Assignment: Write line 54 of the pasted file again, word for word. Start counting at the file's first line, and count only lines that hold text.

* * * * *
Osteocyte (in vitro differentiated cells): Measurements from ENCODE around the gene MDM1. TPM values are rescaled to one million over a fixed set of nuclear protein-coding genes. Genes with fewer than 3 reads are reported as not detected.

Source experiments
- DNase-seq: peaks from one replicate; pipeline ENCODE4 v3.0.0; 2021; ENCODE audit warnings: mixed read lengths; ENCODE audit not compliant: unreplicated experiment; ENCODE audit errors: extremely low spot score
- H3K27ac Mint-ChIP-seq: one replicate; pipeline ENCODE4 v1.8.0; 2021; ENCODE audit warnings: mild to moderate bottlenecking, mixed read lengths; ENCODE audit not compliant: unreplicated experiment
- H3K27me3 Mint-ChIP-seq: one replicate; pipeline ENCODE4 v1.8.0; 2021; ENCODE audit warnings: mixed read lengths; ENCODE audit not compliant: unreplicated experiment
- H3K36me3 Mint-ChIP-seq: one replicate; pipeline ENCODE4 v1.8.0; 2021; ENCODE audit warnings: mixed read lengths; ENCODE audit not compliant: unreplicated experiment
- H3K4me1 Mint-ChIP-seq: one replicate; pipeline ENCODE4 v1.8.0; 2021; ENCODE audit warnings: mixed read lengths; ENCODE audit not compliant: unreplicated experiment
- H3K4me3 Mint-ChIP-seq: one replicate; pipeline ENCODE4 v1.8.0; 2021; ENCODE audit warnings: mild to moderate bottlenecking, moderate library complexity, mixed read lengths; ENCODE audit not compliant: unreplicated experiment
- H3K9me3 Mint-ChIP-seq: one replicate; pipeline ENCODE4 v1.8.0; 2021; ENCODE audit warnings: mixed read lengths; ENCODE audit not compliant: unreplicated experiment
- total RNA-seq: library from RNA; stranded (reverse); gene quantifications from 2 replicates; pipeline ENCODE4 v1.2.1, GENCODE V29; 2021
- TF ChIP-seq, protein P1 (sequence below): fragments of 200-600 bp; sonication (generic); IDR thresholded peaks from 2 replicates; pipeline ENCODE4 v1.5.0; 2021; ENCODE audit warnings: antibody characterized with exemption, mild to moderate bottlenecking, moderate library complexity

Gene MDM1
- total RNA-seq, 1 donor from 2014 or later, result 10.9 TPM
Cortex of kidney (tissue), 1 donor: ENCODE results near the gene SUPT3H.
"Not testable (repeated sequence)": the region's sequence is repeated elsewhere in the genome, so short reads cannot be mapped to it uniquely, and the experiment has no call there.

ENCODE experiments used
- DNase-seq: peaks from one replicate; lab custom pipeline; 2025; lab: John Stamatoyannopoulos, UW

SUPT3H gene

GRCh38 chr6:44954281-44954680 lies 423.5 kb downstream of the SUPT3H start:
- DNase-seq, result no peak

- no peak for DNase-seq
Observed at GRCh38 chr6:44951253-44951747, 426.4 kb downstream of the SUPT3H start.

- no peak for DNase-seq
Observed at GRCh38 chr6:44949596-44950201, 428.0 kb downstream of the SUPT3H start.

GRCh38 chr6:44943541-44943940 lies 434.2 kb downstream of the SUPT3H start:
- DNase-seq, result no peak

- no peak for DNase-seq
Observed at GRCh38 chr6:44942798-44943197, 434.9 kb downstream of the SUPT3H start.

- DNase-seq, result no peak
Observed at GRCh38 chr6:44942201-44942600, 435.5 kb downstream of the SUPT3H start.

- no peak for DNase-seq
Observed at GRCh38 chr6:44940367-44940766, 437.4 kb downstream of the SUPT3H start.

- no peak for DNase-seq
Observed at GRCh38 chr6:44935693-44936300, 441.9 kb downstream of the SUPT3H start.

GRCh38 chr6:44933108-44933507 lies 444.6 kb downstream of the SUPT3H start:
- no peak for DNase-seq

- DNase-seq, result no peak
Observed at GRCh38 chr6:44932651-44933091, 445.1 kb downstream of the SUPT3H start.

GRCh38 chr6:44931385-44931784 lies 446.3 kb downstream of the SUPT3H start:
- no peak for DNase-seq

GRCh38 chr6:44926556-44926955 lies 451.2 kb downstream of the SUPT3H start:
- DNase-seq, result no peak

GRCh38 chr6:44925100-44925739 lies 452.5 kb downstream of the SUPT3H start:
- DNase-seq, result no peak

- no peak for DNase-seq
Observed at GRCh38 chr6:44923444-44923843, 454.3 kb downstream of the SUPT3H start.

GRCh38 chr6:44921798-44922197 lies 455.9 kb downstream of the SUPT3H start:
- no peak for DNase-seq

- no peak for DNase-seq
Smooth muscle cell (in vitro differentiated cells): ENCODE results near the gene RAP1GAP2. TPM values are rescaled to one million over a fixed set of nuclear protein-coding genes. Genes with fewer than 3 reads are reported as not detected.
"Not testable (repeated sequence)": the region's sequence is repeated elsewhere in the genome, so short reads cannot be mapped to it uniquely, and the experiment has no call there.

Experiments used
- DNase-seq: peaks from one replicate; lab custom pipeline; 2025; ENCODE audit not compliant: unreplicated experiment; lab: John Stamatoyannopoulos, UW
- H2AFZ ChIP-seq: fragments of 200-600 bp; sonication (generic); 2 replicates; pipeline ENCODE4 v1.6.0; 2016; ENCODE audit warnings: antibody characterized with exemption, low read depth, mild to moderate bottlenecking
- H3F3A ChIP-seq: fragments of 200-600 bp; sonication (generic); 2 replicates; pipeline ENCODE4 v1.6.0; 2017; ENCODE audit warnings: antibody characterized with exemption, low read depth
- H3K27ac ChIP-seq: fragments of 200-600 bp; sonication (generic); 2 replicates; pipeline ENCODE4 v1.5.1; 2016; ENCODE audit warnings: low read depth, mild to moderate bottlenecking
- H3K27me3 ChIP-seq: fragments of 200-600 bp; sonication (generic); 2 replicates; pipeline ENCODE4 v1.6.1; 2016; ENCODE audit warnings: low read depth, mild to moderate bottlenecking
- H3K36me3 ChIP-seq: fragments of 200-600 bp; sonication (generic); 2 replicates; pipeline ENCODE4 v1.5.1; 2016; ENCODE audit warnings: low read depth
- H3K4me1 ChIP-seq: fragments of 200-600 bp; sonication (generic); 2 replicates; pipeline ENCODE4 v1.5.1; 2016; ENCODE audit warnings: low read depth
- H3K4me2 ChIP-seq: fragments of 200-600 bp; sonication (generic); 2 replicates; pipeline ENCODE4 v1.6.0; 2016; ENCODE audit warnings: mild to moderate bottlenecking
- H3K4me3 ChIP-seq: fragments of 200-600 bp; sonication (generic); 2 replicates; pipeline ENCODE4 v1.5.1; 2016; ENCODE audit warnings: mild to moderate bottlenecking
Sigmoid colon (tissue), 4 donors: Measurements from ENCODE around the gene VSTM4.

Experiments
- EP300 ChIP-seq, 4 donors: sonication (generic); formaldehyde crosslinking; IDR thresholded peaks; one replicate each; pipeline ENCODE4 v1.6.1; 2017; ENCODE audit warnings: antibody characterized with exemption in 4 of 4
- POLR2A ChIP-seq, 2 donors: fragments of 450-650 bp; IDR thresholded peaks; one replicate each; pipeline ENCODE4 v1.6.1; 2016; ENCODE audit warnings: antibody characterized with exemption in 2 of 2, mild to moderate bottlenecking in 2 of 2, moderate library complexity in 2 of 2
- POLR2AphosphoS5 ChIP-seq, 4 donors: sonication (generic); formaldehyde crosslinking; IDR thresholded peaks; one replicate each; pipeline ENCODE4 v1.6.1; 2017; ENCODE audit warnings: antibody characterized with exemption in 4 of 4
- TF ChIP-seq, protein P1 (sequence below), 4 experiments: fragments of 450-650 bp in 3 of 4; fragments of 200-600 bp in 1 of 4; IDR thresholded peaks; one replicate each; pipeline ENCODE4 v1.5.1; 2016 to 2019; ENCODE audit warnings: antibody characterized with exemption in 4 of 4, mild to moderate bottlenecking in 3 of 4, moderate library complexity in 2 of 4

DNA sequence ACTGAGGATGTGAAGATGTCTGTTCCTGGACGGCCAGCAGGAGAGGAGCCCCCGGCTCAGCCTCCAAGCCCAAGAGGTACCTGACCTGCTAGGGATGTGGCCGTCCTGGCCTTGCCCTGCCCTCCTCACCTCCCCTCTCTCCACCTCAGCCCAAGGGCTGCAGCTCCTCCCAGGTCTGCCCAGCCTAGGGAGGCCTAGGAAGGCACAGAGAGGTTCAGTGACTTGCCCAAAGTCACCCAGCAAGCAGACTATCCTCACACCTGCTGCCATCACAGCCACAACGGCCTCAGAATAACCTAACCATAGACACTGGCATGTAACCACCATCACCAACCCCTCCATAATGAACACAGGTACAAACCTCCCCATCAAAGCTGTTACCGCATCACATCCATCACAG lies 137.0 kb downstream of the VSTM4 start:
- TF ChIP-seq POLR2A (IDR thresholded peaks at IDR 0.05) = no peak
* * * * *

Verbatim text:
- H2AFZ ChIP-seq: fragments of 200-600 bp; sonication (generic); 2 replicates; pipeline ENCODE4 v1.6.0; 2016; ENCODE audit warnings: antibody characterized with exemption, low read depth, mild to moderate bottlenecking